This week on Off the Page, our interview series with National Magazine Award winners, we chat with author and NMA-winning journalist Dan Rubinstein, whose 2015 book Born to Walk emerged from a National Magazine Award-nominated story in The Walrus.
NMAF: Congratulations on the recent publication of your book Born to Walk: The Transformative Power of a Pedestrian Act (ECW Press). You’re a self-described obsessive walker, meditating on the many benefits walking offers. How did your obsession with walking begin?
Dan Rubinstein: I’ve always been interested in walking, both for fun and as a way to get from A to B. I like how the act allows me to intimately explore places or routes we typically don’t experience on foot. You never know what you’ll see or who you’ll meet, and you gain a deeper sense of how you fit into the natural and human ecosystem in which you live.
But this interest became an obsession in 2012. My “dream job,” as a magazine editor, had become a nightmare, and the long lunch-hour runs I took to escape the stress led to a blown knee. So I started going for walks at lunch, which offered a similar physical and psychological release.
And when I was back at my desk, I kept stumbling over news stories and research studies online that spoke to the many curative properties of walking, from physical and mental health to social cohesion and economic sustainability. I was hooked!
NMAF: Your article “The Walking Cure” — published in The Walrus and winner of two National Magazine Honourable Mentions in 2013 in the categories Society and Health & Medicine — seems to be the starting seed for Born to Walk. Can you talk a bit about the expansion of the article and the development of the book?
Dan Rubinstein: One of the first conversations I had about the myriad benefits of walking was with Stanley Vollant, the medical doctor at the heart of the “The Walking Cure.” He’s an Innu from eastern Quebec — the province’s first aboriginal surgeon — and had started a multi-year walking project, a series of group treks between First Nations communities in which dozens of participants experience the power of this healthy activity and re-establish connections to the land and to one another.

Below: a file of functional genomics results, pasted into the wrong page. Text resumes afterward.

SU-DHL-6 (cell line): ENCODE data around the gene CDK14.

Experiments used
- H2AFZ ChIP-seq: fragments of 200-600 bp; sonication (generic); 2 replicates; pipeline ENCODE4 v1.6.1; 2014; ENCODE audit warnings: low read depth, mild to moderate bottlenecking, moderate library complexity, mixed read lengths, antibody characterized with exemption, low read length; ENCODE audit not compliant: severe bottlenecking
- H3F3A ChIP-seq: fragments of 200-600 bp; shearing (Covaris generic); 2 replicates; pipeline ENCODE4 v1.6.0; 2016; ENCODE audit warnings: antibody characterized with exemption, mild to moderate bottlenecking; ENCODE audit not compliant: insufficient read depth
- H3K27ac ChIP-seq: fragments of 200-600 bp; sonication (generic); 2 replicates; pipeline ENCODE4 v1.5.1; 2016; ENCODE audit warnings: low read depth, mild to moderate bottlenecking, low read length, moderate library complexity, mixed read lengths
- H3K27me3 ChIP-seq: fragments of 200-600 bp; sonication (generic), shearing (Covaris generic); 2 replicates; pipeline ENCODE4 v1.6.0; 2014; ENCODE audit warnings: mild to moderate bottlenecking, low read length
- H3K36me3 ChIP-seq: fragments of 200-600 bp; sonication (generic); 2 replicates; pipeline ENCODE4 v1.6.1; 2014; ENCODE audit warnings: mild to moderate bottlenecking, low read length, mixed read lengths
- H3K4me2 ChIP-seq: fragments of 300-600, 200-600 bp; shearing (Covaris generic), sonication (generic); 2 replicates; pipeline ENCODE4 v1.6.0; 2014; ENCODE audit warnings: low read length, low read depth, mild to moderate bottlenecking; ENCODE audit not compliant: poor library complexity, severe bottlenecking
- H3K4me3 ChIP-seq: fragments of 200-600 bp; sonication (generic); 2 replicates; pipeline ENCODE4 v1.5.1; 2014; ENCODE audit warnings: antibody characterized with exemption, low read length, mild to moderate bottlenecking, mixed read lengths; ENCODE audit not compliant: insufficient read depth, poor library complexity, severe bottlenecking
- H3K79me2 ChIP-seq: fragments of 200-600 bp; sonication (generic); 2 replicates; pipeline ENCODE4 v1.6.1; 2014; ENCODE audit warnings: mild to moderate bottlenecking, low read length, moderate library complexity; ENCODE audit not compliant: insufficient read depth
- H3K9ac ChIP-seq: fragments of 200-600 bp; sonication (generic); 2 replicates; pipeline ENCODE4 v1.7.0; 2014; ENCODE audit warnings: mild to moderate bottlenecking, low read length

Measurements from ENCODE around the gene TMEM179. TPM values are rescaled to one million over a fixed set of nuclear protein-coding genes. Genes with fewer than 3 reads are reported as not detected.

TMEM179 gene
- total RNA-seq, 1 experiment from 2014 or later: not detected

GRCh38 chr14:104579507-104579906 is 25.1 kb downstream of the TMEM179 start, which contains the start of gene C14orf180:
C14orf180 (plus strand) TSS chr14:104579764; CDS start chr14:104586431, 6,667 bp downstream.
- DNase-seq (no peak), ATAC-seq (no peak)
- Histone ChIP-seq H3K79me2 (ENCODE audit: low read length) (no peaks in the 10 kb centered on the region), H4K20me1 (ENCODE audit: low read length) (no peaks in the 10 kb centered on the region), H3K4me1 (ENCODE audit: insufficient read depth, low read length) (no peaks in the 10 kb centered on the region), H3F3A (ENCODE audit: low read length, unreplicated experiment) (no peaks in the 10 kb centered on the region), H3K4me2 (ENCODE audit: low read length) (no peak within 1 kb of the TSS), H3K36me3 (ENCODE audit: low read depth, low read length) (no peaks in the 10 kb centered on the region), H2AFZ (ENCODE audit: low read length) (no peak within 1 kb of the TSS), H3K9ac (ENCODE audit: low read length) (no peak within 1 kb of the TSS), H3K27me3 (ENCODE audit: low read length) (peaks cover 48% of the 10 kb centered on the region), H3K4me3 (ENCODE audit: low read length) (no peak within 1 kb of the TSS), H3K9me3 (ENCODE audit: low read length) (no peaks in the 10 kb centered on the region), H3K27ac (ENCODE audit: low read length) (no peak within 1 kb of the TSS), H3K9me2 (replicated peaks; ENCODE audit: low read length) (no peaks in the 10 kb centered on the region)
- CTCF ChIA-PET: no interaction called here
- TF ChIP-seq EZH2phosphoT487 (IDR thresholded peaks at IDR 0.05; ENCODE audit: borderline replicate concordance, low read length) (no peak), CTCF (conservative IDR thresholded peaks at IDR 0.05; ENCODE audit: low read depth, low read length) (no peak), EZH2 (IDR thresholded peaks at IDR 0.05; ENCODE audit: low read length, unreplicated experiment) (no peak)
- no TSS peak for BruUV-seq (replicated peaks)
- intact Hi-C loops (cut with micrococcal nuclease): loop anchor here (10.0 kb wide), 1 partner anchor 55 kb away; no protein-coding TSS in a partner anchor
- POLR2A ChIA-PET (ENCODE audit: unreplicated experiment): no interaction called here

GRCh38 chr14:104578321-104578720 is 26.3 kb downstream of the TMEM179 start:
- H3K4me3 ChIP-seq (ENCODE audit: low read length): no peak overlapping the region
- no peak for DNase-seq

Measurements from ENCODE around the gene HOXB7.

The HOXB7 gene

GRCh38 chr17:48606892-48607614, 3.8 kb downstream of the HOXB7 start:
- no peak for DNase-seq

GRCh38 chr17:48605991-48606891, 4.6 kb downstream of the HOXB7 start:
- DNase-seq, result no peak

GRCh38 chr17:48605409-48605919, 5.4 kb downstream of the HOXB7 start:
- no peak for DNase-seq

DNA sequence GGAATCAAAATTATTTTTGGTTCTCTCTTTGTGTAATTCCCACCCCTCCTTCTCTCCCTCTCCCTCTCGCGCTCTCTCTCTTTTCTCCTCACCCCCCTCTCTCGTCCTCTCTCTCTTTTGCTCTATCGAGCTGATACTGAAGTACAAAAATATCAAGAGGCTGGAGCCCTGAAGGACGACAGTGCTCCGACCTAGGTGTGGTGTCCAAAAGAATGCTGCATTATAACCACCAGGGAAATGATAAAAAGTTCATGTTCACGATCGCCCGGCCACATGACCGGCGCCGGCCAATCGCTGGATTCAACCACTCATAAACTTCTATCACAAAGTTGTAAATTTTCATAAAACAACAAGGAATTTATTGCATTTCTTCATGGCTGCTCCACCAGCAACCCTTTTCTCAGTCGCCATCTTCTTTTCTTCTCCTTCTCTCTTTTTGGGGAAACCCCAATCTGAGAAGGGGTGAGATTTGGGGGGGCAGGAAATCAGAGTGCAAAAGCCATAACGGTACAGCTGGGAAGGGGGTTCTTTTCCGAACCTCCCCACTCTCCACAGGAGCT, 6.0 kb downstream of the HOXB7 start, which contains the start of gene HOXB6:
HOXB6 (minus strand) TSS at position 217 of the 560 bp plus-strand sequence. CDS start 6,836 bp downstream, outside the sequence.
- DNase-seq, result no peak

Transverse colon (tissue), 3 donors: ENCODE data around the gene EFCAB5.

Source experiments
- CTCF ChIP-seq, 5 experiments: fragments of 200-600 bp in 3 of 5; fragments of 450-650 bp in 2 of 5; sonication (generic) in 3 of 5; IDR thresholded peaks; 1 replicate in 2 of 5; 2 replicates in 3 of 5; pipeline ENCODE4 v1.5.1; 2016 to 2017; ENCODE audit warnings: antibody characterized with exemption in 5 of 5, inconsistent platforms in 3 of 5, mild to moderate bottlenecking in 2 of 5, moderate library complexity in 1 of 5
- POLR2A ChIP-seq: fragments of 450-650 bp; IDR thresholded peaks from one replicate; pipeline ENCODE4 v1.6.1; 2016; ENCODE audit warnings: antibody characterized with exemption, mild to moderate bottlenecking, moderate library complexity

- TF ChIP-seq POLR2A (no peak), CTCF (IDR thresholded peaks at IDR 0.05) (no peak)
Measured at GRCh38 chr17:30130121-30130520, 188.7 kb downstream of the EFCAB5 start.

Stanley’s walks are hundreds of kilometres long, often in the winter, and people realize that the only way to reach the end of such a daunting journey is to approach it one step at a time — and they realize if they can do this, they can attempt to overcome any challenges they face. Stanley had the vision that inspired him to begin this project while doing the Camino de Santiago pilgrimage in Spain.
He didn’t know why he had to start walking with aboriginal youth and elders in Canada, but as he told me when we first spoke, “When you begin a journey, you don’t know why. The trail will show you the way.”
Writing this article was a natural first step for me, and expanded into the opening chapter of my book, it establishes the main themes and sets the tone. It also introduces Stanley, a recurring voice of wisdom in the book.
NMAF: Walking clearly influences the content of your writing, but does it influence how you write? Does the physical endurance built by walking long distances transfer to the long-term focus and dedication one needs to complete a book? Moreover, has walking influenced the form or pace of your writing?